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What American mayor said about independence, Nigerians

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New York City Mayor, Mr Eric Adams, on Saturday evening joined Nigerians from all walks of life to celebrate the 62nd independence anniversary of their homeland.

Adams, in his speech at the Independence Day Carnival, paid glowing tribute to Nigerians for their resilience and unique social and cultural life.

He recalled with nostalgia, his visit to Africa but that his experience in Lagos stood out, declaring that no city throws a party like Lagos.

“I remember landing in Lagos. I remember landing on a Monday and not sleeping again until Sunday,” he said.

“No one throws a party like Lagos in Nigeria. No one knows how to celebrate life, like Nigeria.

“And right here in New York, your rich culture and contribution to the city is unbelievable,” Adams stressed.

The mayor thanked Nigerians for their support when he was running to become the mayor of the City of New York.

“I reached out to the youth league of this organisation and others, you were 100 per cent saying we’re going to be with our brother, our fellow African so that he can become the mayor of the city of New York.

“So don’t let anyone deny you of the history. I am very clear. Although I live in America. I am African because I’ll always be African.

Adam also recalled the pain of slave trade and declared that Africans built America to become the greatest country on earth.

“America owes Africa so much. America is what it is because of the people of Africa that were ripped from their soil years ago to come here.

“So, all those years we have been separated, we are here today to say we will be united forever and never ripped apart from each other again,” he said.

The Nigeria’s Ambassador to the United States, Dr Uzoma Emenike, in her remarks, thanked Organisation for the Advancement of Nigerians (OAN) and partners for their tireless efforts organising the event for over 30 years.

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“That you’re also sustaining and improving it over the years despite the challenges, is a testament of the Nigerian DNA of resilience and the love Nigerians in diaspora have for their country.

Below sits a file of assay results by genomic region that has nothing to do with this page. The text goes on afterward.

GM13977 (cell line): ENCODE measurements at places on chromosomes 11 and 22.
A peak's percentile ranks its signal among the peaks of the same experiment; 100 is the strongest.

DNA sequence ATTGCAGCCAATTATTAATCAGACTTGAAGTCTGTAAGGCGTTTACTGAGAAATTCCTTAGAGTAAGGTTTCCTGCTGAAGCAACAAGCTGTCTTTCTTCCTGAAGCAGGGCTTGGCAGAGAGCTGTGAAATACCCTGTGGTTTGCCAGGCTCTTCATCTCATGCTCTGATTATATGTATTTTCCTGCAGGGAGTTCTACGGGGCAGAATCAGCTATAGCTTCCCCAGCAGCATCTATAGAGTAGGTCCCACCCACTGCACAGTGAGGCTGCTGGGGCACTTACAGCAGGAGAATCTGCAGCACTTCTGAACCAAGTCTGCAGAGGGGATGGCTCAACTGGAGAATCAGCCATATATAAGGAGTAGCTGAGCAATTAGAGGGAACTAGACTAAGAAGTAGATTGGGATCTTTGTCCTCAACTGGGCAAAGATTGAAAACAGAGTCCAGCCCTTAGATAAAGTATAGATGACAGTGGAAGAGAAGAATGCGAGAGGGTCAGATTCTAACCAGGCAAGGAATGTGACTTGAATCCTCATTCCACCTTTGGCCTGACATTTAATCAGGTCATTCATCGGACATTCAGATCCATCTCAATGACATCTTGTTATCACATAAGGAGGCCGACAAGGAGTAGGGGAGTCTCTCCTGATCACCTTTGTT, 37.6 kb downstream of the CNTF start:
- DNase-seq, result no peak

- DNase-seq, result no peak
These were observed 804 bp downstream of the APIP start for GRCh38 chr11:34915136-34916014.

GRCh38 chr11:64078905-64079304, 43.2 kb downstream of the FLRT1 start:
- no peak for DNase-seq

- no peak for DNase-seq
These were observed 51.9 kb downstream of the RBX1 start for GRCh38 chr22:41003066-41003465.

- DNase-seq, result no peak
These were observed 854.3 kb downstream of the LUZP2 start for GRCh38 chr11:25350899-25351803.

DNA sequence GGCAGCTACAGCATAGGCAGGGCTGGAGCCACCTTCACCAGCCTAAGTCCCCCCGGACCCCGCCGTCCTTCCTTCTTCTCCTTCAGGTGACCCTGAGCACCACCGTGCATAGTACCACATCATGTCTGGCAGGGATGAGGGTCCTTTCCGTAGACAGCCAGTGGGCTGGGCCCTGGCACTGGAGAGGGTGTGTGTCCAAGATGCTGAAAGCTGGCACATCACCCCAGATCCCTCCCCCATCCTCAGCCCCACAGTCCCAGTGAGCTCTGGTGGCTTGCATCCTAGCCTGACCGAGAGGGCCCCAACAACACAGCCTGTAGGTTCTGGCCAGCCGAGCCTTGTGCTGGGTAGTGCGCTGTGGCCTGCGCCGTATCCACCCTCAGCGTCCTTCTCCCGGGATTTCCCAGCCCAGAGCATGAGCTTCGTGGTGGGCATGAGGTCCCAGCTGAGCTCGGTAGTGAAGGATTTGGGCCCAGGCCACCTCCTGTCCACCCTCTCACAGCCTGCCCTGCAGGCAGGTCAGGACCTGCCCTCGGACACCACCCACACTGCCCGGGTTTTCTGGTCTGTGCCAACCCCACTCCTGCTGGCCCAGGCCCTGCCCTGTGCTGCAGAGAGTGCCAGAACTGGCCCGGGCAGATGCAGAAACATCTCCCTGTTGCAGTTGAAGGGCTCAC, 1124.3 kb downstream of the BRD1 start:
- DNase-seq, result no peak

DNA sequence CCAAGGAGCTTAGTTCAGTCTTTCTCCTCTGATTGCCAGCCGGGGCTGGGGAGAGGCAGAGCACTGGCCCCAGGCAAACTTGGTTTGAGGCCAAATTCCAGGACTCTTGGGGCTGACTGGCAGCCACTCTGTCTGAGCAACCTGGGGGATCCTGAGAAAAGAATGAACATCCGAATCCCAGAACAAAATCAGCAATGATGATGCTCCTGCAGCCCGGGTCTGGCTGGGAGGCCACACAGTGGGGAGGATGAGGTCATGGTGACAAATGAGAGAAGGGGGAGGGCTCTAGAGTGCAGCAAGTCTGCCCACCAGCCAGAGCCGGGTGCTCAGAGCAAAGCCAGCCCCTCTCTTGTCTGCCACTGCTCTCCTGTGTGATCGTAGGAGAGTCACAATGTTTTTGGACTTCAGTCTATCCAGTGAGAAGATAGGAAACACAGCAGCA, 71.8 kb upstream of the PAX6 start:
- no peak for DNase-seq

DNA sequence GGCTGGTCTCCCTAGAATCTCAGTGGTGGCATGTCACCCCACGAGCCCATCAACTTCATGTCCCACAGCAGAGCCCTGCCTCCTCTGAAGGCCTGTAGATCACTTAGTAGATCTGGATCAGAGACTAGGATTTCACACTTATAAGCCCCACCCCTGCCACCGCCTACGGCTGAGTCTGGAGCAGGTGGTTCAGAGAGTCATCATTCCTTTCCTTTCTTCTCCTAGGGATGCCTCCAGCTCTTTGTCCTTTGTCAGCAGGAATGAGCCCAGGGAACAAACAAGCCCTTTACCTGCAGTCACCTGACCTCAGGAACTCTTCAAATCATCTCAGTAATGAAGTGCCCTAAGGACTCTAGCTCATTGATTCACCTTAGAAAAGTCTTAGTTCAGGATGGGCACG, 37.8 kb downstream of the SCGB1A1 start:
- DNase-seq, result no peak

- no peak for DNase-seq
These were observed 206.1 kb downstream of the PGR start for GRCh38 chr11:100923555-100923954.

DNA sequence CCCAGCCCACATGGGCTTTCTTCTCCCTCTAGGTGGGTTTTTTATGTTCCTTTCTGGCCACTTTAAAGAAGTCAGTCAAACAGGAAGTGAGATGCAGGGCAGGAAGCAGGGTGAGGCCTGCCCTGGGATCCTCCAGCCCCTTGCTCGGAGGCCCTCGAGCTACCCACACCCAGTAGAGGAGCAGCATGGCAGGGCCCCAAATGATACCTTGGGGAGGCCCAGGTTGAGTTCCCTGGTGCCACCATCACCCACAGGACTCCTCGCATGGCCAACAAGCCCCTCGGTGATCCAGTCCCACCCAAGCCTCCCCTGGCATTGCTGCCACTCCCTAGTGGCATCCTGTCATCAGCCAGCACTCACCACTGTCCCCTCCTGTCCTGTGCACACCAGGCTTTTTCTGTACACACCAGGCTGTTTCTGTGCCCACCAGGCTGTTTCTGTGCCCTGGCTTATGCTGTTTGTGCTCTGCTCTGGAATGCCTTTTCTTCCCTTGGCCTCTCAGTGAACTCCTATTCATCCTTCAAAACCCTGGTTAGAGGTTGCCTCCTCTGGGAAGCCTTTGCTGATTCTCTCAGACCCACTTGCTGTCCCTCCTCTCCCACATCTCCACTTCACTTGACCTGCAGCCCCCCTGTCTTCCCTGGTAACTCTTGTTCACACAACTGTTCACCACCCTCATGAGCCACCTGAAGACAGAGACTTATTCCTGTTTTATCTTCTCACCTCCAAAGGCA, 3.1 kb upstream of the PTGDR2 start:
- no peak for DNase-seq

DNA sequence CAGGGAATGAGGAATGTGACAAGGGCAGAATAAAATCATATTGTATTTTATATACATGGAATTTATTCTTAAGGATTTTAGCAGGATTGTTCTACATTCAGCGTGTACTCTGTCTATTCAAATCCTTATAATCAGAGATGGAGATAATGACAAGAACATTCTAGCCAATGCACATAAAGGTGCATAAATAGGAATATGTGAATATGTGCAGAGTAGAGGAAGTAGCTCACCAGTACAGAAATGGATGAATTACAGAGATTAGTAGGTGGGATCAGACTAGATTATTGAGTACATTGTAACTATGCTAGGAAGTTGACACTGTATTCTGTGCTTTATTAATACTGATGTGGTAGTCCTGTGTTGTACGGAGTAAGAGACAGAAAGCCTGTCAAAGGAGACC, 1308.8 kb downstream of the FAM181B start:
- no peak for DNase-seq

“It is also the desire to maintain the national identity and culture even in a faraway land; the tenacity and generosity of Nigerians in diaspora to recreate the Nigerian culture in their place of temporary residence.”

Emenike noted that Nigeria was the only African country which nationality is celebrated with the temporary closure of a busy strategic road as the Second Avenue in Midtown.

“This is another testament to Nigeria’s high starting global and high regard leading countries across the world to the United States,” she said.

The Nigerian envoy commended Nigerians in the United States for their spirit of excellence saying, “indeed, you all are the real ambassador”.

According to her, Nigerians migrate to the United States and other countries primarily to seek educational and economic opportunities.

“It is well documented that Nigerian immigrants here in the United States excel in their various chosen fields,” she said.

Emenike said estimated three million Nigerians were resident in the United States and pleaded with first generation Nigerian immigrants to ensure that the later generation of Nigerians outside the shores of Nigeria are not lost.

The Minister of Foreign Affairs, Geoffrey Onyeama, represented by the Permanent Representative of Nigeria to the United Nations, Prof. Tijjani Muhammad-Bande, lauded Nigerians in the diaspora for making the country proud.

Onyeama thanked New York City for its generosity to Nigerians and urged Nigerians to continue to enrich the cultural diversity of the City and the United States.

He commended the Organisation for the Advancement of Nigeria (OAN) for their selfless service to the homeland through organising the parade for over three decades and for connecting the youth back to their Nigerian heritage.

The minister also commended the Consul-General of Nigeria in New York, Amb. Lot Egopija for efforts of the Consulate in improving services to Nigerians.

In his remarks, Egopija noted that the Nigeria Independence Day Parade and Carnival has gained widespread acceptance among Nigerians from all walks of life.

“It is worthy of note that what started as a struggle to challenge negative stereotypes about our dear country and compatriots has since gained widespread acceptance and grown to become the largest gathering of Nigerians abroad.

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“Consulate wishes to encourage Nigerians in all fields of endeavour to continue to distinguish themselves and be law-abiding.

“While exceling in our communities, let us take pride in educating our chidren and making them appreciate their rich Nigerian heritage.

“Consulate will not relent in efforts to improve services to all stakehoders within our jurisdiction,” Egopija said.

Timi Dakolo and Street Hop singer, Bright Goya popularly known as Goya Menor;  Temilayo Abodurin, a 12-year old Saxophonist, among other artists, performed at the independence Day carnival.

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